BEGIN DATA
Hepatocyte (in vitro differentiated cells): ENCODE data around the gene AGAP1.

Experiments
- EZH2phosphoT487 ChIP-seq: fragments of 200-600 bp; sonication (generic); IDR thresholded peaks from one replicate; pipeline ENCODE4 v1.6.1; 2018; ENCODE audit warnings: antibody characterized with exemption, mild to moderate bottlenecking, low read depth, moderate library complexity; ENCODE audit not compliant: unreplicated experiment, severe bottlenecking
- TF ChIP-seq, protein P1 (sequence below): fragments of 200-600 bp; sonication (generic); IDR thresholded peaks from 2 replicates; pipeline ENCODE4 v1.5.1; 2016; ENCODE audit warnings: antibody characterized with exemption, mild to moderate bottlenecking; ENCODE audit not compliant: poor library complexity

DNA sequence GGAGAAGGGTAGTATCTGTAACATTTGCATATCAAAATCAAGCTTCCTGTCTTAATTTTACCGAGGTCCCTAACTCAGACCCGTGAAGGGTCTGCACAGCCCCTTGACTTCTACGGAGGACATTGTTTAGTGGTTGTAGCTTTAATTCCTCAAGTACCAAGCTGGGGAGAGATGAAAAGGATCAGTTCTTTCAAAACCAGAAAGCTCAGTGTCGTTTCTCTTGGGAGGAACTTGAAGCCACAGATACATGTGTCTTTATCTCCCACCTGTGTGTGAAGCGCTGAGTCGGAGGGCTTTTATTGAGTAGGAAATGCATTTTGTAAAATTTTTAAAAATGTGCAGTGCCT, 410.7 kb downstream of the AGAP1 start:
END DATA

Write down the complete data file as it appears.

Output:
Hepatocyte (in vitro differentiated cells): ENCODE data around the gene AGAP1.

Experiments
- EZH2phosphoT487 ChIP-seq: fragments of 200-600 bp; sonication (generic); IDR thresholded peaks from one replicate; pipeline ENCODE4 v1.6.1; 2018; ENCODE audit warnings: antibody characterized with exemption, mild to moderate bottlenecking, low read depth, moderate library complexity; ENCODE audit not compliant: unreplicated experiment, severe bottlenecking
- TF ChIP-seq, protein P1 (sequence below): fragments of 200-600 bp; sonication (generic); IDR thresholded peaks from 2 replicates; pipeline ENCODE4 v1.5.1; 2016; ENCODE audit warnings: antibody characterized with exemption, mild to moderate bottlenecking; ENCODE audit not compliant: poor library complexity

DNA sequence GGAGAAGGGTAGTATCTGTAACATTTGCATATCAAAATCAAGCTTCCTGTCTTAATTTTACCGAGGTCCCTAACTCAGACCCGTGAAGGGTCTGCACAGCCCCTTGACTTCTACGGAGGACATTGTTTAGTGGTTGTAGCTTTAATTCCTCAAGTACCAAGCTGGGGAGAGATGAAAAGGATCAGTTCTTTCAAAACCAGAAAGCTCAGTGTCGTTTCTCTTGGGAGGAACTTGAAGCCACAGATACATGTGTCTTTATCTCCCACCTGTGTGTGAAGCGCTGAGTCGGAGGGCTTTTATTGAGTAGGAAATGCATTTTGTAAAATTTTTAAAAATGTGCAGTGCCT, 410.7 kb downstream of the AGAP1 start: